David Montgomery goes crazy with the crosstabs, but here's the short form: SHS could beat Noem or Rounds, and that's before those GOP contenders land any punches on each other. Given their tight poll numbers, Noem and Rounds would have to fight hard to win. Noem went negative right out of the gate last year against the much less well-funded Varilek campaign; she'd fire even bigger guns against the Rounds money machine. Rounds would not be able to coast in nice-guy mode as he did in 2002; he'd have to fight back. Whoever would win that GOP primary would come out beat up, with some alienated GOP voters who would be comfortable voting for Stephanie Herseth Sandlin again.

And what is the Republican spin machine's headline? "Poll Says US Senate Seat Belongs to the GOP, and Brendan Can't Win," bleats Dakota War College:

Lots of things within the margin of error here, but any way you slice it, it looks good for the GOP, and extremely bleak for the Dems [Pat Powers, "Poll Says US Senate Seat Belongs to the GOP, and Brendan Can't Win," Dakota War College, 2013.03.21].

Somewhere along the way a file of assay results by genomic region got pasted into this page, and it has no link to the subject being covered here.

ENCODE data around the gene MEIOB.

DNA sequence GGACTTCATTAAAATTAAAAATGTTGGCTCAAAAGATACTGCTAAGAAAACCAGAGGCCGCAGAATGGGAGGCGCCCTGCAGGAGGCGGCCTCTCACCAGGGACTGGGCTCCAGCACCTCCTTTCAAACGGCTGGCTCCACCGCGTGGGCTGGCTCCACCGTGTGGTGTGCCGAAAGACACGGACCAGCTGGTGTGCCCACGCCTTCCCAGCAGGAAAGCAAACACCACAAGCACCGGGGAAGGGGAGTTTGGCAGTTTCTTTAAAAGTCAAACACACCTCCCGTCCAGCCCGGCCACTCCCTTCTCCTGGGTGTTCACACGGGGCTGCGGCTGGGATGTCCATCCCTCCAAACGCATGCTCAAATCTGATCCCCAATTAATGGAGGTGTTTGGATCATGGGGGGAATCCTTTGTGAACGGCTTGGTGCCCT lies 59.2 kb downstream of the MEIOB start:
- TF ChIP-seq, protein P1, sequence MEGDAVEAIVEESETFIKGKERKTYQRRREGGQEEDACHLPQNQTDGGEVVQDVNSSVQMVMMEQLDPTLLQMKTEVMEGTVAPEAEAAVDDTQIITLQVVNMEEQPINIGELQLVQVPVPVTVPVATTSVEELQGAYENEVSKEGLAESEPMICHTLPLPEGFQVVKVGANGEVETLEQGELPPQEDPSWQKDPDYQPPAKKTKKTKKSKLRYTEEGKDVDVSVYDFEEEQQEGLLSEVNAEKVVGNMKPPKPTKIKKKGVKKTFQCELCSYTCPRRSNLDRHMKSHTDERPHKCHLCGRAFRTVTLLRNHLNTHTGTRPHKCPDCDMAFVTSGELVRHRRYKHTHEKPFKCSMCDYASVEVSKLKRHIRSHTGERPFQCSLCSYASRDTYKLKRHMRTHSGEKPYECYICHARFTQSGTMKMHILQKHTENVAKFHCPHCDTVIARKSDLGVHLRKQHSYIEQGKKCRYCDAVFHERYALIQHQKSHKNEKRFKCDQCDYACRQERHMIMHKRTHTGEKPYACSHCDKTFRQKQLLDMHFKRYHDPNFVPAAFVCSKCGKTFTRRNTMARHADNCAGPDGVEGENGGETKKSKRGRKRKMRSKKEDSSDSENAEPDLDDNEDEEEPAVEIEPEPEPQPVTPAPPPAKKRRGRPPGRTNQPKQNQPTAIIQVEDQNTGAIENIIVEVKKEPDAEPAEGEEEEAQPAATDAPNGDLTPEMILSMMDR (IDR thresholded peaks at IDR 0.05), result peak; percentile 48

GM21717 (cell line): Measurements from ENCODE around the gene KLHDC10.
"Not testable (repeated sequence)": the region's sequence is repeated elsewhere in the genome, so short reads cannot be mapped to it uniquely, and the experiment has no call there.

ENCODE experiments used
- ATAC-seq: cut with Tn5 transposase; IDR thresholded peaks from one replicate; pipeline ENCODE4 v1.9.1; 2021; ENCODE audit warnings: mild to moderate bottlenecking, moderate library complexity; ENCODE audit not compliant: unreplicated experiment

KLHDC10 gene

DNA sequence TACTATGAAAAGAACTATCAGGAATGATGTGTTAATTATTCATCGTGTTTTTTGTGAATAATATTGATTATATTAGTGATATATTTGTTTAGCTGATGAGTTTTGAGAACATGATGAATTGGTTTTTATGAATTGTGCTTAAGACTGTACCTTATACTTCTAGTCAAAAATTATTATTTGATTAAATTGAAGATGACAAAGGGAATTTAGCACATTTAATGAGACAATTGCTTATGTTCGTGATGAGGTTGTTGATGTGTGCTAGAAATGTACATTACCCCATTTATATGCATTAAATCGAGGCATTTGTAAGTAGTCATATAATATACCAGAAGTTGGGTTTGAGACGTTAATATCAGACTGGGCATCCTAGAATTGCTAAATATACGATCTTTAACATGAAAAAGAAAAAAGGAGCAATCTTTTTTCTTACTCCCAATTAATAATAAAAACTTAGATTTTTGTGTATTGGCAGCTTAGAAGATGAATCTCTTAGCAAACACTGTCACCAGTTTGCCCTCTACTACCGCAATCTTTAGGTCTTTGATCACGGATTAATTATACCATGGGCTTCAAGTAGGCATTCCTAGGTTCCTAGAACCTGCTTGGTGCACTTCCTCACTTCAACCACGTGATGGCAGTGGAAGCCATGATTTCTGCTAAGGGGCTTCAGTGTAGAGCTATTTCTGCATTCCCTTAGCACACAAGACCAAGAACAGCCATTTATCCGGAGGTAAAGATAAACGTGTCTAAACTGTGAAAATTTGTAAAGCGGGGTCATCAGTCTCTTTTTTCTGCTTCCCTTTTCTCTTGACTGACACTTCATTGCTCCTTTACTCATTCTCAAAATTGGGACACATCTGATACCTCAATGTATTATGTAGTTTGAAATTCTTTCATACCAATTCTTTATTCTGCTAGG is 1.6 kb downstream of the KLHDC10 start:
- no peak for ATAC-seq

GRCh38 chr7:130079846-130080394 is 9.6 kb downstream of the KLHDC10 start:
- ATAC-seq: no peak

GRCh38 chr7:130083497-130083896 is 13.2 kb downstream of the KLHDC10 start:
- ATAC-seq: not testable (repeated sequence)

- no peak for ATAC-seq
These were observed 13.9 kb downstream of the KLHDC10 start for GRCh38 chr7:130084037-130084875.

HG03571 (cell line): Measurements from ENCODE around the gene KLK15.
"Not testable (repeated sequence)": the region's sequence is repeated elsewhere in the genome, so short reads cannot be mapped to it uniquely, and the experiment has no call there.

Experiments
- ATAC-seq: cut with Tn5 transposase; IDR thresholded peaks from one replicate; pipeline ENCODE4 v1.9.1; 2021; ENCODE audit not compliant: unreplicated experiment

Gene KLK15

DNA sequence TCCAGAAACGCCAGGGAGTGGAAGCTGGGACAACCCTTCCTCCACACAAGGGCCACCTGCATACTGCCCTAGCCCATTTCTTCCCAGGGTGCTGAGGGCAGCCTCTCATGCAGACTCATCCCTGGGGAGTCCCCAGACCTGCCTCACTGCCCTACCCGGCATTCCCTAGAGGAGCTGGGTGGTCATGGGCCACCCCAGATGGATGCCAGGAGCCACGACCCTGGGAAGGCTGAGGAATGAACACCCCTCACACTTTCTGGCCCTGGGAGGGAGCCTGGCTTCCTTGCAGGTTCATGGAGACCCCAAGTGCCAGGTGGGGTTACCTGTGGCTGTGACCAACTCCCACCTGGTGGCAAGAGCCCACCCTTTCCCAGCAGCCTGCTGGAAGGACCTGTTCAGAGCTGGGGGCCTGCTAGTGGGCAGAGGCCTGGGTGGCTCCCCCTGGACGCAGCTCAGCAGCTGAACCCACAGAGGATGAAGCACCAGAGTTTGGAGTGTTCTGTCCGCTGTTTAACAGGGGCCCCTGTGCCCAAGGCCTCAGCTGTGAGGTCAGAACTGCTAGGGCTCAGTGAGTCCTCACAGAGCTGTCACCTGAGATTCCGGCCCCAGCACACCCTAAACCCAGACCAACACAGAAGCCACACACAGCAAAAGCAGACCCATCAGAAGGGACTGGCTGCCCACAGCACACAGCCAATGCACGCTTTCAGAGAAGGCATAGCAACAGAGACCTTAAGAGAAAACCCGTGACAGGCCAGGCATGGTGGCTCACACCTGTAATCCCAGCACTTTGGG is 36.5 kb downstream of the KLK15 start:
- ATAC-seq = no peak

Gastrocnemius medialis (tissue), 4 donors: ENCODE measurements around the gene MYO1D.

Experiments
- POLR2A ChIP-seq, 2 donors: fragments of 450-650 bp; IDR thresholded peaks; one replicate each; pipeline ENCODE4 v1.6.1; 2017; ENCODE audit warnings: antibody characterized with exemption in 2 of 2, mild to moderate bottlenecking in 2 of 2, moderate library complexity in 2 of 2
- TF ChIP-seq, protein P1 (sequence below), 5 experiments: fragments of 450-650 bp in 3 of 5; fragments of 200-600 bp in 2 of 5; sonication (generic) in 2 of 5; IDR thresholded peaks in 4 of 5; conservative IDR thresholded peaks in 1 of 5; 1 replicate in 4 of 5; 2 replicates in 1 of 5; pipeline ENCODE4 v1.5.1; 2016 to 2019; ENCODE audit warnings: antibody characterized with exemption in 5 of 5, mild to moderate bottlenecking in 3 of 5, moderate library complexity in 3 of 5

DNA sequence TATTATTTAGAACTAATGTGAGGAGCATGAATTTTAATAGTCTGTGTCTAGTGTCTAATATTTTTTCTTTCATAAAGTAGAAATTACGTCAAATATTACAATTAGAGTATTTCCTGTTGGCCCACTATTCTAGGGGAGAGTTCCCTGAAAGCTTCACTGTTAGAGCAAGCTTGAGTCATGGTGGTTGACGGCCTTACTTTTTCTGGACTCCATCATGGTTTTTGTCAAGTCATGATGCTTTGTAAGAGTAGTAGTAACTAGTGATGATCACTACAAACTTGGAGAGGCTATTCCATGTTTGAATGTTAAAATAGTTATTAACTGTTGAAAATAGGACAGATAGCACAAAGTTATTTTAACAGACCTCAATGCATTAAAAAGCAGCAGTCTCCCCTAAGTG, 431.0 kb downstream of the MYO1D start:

Wow—not just ignoring, but completely contradicting the pollster's own conclusion! It must be hard to construct one's own special reality every day. It must be even harder to trot that fantasy out to the public, hoping people will buy that fantasy and ignore the trouble your own party faces. I'm a little busy, so if you all don't mind, I'll just stick with the facts and data as presented.